Hundreds march against rising sea levels in second The Blue Wave event

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Credit: Sophie Cassel

Sophie Cassel
Reporter

The Blue Wave 2 was organized by Extinction Rebellion Glasgow together with its East Dunbartonshire and Renfrewshire branches.

Hundreds marched in The Blue Wave 2 parade in Glasgow on 28 February to raise awareness about the increasing damage caused by rising sea levels.

The Blue Wave 2 was organized by Extinction Rebellion Glasgow together with its East Dunbartonshire and Renfrew-shire branches. The first annual event took place last year on 18 March and was attended by over 300 people. It is estimated that this year’s event involved around 500 people.

Dressed in blue and green to represent the colors of the sea, activists of all ages converged on the Clydeside Amphitheater at 12pm, where musicians performed for the crowd.

Nora Etzold, an International Relations and Psychology student at the University of Glasgow and new member of Extinction Rebellion, said: “It’s wonderful, look at all these people coming together and celebrating together, not only being angry.”

Other organisations were also present, including Greenpeace and Food for Scotland. “I think it’s good that the different groups work together and I think that’s very important”, said Connie Arnold, a volunteer coordinator for Greenpeace Glasgow.

The focus on rising sea levels comes as a result of projections which show that Glasgow and Strathclyde region will be some of the worst affected areas in the UK due to flooding. A 2018 study conducted by Climate Ready Clyde predicts that due to increased flooding, especially in the winter months and powerful storms “the annual economic cost of climate change in Glasgow City Region is estimated to be £400 million each year by the 2050s.”

“It’s a family friendly event to try and encourage people and raise awareness about the threats to everybody’s lives because of flooding” said Sian McKinnon, a member of Extinction Rebellion. “Flooding is a particular issue and is going to be a particular issue for Glasgow areas so that’s why we focus on it”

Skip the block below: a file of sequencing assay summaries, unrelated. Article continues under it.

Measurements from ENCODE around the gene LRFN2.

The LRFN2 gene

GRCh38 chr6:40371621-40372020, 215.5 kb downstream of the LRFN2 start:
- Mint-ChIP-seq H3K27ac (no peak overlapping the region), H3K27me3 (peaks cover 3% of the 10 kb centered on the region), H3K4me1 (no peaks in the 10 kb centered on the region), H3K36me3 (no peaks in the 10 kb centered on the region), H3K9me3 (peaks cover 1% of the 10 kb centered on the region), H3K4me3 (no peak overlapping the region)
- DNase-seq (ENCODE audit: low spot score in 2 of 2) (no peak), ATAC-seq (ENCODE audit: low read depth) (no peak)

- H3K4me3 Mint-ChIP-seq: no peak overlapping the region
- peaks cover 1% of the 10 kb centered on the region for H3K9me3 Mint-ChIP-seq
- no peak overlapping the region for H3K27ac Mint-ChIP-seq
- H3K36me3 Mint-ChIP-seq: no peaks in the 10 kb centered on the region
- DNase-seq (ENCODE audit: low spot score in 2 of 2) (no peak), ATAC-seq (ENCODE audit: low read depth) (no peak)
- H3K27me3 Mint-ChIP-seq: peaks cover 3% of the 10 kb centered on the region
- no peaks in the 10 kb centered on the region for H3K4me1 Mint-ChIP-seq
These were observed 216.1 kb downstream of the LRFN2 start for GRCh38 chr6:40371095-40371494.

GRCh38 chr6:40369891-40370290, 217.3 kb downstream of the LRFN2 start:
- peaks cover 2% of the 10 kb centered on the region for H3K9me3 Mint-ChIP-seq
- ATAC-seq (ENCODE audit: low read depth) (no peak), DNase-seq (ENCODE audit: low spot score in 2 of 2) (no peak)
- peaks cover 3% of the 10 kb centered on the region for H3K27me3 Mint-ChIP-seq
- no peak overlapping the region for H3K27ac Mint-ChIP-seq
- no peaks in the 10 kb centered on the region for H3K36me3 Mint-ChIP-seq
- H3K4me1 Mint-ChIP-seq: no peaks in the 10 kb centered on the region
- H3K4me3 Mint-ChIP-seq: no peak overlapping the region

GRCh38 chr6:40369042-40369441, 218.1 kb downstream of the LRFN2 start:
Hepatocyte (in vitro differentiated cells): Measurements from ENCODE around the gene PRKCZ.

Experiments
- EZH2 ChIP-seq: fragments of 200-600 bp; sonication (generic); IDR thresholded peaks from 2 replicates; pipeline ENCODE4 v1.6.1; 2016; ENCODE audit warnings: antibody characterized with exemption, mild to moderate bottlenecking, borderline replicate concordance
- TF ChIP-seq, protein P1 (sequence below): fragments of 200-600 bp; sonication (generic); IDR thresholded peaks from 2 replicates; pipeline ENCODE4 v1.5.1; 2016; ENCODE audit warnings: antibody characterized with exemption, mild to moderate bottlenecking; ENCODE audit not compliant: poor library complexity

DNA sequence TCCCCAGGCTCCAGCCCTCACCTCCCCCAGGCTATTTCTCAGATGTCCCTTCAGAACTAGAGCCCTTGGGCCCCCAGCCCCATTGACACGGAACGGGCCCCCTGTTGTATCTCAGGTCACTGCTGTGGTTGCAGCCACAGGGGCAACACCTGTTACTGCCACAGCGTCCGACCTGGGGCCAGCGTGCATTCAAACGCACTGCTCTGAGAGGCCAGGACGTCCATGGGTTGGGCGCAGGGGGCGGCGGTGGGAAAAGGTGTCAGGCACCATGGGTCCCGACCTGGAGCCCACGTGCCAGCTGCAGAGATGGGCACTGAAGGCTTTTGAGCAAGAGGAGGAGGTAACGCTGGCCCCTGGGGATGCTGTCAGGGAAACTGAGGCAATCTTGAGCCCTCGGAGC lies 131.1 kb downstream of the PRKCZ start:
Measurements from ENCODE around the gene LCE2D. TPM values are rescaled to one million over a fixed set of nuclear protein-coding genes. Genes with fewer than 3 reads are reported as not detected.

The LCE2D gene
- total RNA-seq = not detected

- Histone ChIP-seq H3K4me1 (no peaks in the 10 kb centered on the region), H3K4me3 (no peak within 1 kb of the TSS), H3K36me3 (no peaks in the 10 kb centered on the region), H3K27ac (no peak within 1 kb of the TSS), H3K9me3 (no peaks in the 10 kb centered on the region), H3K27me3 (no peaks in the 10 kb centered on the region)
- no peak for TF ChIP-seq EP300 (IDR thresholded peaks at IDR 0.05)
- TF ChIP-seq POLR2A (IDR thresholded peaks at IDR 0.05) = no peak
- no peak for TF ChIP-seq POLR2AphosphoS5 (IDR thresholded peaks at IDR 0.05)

The protest proceeded down Buchanan Street, passing crowds of shoppers, and ending at the steps of the Glasgow Royal Concert Hall. The protesters were headed by a blue-robed group called the Blue Rebel Brigade, that represent the “water based cousins of the now iconic Extinction Rebellion Red Rebels,” according to an Extinction Rebellion facebook event page.

According to Sarah Krisher, the Extinction Rebellion Media Link for this event, this year’s The Blue Wave focused more on pedestrianised routes and less road blocking.

The importance of the climate emergency was apparent amongst the protesters. Nancy Randle, a History student at the University of Glasgow said: “It feels so urgent to me. My sign says ‘the end is nigh’ and I feel that. I feel like it’s coming.”

Climate justice and the exacerbation of inequalities that occur as a result of climate change were a key theme at the protest. Addressing the crowd in front of the Glasgow Royal Concert Hall, a speaker for Extinction Rebellion said: “While our leaders float around pretending like nothing is wrong, lives are being lost under the waves. Nepal, Bangladesh, Indonesia, Venice. In the last year, no corner of the world has been unaffected by climate change. The poorer the region, the more casualties inflicted.”

In a later speech, a member of Animal Rebellion said: “We must lift up the voices of others and crush all forms of exploitation together, to truly be fighting for a just and fair world.”